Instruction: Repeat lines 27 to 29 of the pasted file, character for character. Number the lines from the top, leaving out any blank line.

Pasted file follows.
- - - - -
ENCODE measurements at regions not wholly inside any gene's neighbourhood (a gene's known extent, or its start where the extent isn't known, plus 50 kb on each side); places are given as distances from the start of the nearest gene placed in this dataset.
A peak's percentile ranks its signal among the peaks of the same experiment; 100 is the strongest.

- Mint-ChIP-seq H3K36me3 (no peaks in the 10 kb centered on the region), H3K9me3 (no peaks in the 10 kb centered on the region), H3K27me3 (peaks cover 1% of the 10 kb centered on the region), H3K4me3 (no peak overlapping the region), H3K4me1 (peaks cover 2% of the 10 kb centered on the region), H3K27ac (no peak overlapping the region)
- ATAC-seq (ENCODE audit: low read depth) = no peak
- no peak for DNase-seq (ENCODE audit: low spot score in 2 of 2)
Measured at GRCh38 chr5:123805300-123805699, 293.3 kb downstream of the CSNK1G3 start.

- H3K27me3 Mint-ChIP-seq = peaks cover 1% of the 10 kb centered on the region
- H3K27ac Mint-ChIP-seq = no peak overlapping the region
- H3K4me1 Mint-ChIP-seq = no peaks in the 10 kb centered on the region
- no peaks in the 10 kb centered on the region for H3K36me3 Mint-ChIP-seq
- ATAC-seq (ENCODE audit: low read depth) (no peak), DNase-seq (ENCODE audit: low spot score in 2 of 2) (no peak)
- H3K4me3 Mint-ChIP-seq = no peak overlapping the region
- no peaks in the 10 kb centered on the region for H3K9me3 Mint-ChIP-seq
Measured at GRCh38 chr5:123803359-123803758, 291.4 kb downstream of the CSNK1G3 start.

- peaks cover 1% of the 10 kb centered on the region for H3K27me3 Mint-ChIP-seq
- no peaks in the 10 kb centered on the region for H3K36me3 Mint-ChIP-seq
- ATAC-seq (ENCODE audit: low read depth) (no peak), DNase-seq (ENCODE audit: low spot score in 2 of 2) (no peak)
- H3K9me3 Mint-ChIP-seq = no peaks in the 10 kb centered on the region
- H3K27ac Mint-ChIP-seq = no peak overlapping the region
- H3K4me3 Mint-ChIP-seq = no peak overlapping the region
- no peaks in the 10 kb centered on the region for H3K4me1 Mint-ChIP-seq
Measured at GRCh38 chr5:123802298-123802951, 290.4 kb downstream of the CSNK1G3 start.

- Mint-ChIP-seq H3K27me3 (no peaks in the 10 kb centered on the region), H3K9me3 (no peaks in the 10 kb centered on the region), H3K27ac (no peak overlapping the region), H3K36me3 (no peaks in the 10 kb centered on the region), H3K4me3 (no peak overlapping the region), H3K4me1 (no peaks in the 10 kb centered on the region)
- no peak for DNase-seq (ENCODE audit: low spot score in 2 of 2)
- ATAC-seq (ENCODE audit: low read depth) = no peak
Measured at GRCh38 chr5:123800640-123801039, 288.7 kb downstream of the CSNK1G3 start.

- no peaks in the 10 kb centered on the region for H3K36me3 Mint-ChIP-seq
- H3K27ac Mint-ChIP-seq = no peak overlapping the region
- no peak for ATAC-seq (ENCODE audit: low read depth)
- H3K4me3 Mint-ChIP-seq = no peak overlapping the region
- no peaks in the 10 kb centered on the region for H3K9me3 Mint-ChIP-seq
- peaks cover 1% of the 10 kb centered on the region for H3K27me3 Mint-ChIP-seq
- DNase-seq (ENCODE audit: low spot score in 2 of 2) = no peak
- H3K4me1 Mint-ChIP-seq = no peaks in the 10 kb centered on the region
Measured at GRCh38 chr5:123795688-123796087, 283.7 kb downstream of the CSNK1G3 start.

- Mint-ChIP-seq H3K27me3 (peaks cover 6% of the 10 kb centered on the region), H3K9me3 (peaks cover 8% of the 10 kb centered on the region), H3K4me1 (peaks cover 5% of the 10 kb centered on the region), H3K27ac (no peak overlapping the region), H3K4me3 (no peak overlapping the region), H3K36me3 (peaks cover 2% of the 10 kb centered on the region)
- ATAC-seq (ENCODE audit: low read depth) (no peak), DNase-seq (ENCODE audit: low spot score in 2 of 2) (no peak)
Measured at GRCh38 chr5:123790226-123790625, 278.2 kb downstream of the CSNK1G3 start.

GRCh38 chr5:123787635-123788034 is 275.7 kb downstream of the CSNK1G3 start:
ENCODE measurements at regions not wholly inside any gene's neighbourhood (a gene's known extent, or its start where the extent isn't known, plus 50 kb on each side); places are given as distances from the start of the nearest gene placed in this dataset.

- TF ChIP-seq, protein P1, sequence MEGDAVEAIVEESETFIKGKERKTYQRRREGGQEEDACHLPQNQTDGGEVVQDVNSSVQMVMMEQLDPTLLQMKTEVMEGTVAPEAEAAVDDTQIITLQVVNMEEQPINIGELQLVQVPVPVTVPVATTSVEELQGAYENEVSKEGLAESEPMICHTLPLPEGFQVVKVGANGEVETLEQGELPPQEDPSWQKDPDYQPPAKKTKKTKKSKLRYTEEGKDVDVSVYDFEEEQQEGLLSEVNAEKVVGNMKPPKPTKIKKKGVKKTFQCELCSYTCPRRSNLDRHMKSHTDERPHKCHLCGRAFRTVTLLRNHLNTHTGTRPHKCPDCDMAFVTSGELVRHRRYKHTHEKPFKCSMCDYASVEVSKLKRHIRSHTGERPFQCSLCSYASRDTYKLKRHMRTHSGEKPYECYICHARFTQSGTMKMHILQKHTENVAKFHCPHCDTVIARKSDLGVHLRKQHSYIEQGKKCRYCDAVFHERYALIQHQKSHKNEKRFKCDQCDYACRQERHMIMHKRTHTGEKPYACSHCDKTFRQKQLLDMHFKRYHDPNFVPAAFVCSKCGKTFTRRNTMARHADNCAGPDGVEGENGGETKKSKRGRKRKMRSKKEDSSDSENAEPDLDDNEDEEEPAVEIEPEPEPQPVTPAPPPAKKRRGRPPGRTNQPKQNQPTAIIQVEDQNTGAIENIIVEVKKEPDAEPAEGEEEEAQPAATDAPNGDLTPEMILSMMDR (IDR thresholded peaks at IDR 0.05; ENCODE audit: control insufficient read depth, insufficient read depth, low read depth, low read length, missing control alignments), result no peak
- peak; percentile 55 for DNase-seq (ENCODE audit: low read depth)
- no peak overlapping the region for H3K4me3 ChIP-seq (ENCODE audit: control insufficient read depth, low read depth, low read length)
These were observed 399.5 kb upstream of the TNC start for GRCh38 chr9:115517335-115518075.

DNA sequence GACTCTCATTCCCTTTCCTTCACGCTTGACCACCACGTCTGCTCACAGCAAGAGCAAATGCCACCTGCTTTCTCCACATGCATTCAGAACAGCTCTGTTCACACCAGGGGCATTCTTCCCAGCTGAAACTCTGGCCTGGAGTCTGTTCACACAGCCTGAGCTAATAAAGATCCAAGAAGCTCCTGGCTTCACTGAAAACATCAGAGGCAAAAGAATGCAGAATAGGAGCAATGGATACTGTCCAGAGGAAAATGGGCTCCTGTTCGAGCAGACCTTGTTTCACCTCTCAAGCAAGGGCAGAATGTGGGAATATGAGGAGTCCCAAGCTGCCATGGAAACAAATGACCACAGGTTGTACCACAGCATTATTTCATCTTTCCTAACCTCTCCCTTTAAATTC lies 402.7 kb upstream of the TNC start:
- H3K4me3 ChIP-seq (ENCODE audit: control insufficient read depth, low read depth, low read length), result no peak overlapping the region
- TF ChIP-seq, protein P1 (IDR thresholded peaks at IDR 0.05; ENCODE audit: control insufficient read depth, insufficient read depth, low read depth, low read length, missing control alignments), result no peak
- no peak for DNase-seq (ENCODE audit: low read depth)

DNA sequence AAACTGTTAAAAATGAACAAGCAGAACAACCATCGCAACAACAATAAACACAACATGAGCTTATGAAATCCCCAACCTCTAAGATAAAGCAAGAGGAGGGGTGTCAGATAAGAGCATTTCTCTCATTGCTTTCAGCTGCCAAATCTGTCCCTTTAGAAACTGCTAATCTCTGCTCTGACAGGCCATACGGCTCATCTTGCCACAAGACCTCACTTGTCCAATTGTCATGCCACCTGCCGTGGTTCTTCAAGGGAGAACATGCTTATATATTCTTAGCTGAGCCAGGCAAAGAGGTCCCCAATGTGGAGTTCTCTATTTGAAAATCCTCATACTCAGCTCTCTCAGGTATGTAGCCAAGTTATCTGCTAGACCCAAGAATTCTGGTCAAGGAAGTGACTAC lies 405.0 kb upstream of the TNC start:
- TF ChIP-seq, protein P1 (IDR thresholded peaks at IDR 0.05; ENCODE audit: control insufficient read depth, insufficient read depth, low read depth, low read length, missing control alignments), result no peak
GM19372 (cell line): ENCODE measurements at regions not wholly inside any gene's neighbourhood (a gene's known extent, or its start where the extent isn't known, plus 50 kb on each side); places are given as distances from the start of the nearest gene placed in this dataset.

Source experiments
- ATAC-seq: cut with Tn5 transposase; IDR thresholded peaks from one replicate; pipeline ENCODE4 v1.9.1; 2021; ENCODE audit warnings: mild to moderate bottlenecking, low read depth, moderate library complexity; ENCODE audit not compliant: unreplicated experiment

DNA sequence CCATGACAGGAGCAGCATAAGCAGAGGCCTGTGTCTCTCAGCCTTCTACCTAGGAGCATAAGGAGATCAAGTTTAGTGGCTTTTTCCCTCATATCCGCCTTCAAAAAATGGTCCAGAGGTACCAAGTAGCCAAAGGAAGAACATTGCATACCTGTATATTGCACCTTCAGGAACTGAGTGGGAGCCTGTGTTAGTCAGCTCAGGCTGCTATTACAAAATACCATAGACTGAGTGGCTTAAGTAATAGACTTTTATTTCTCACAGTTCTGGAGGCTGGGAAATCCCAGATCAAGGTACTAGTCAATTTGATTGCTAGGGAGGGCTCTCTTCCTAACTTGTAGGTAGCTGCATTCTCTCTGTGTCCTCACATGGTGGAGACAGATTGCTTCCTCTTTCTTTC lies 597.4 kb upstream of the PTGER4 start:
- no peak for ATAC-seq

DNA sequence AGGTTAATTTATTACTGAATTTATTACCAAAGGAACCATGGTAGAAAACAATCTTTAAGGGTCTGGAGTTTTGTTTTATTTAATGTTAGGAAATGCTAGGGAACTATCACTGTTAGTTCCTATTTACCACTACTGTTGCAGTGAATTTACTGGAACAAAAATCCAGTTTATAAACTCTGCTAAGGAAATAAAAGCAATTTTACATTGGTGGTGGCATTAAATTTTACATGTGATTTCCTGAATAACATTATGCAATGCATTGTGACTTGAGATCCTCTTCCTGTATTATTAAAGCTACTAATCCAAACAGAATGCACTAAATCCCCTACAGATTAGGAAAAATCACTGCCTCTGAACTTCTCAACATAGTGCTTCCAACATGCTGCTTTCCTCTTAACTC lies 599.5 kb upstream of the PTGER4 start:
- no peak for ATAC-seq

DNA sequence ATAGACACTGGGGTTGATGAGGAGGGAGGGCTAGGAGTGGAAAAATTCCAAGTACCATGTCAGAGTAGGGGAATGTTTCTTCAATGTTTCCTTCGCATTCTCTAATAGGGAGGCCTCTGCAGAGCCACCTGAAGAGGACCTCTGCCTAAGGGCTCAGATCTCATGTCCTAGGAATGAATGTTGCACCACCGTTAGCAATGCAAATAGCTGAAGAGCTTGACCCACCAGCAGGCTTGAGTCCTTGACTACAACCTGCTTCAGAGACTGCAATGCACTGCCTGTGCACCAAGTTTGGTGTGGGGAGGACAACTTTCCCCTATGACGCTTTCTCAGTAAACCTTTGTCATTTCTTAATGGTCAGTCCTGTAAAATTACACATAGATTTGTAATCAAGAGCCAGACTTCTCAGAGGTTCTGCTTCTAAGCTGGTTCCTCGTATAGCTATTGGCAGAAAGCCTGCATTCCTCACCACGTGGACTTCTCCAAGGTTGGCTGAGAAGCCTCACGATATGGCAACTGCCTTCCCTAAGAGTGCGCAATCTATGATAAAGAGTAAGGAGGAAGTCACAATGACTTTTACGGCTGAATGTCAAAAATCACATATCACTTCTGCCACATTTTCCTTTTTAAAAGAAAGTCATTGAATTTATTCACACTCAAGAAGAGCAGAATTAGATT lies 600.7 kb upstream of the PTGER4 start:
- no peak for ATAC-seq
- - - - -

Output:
- no peaks in the 10 kb centered on the region for H3K36me3 Mint-ChIP-seq
- H3K27ac Mint-ChIP-seq = no peak overlapping the region
- no peak for ATAC-seq (ENCODE audit: low read depth)